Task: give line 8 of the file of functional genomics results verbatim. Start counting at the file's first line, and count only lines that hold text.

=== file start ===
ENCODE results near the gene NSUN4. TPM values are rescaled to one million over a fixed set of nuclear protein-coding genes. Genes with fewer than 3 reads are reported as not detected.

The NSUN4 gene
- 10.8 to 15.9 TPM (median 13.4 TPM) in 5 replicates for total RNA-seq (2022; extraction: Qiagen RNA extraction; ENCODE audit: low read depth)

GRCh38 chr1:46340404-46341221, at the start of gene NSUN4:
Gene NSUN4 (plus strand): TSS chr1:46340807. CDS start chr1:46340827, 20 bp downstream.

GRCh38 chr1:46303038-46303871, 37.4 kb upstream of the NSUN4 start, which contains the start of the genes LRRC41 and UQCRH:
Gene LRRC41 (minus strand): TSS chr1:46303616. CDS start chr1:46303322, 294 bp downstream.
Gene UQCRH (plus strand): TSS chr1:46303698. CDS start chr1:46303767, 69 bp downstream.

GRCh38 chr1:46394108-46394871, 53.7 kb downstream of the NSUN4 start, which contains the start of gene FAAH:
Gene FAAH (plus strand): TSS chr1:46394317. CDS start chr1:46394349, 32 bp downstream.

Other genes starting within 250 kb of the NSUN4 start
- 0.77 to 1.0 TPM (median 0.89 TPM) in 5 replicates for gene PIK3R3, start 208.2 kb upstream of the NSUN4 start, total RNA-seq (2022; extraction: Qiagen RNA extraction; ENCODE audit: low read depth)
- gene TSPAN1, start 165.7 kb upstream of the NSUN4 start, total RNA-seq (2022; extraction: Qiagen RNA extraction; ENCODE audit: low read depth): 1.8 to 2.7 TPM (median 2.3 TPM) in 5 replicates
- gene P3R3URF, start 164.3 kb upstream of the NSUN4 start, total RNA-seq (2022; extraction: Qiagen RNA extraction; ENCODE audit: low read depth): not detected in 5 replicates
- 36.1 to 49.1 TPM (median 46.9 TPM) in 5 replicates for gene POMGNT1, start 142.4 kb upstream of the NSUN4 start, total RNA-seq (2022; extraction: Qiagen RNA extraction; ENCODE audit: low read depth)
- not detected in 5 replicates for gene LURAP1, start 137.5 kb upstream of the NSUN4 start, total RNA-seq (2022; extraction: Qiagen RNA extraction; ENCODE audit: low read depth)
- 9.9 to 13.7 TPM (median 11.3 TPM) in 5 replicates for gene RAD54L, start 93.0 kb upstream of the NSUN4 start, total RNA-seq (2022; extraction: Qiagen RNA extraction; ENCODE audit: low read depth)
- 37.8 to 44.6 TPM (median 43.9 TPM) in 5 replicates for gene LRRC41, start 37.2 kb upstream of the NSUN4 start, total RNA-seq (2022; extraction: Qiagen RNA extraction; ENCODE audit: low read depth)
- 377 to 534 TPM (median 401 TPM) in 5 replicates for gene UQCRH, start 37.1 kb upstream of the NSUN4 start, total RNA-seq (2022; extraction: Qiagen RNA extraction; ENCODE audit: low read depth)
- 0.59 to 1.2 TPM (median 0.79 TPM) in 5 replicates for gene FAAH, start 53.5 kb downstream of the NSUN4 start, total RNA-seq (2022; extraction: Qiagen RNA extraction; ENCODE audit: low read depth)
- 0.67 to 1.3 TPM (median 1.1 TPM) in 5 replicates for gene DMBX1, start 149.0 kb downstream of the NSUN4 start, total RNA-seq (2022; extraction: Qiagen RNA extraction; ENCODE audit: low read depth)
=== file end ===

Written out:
Gene UQCRH (plus strand): TSS chr1:46303698. CDS start chr1:46303767, 69 bp downstream.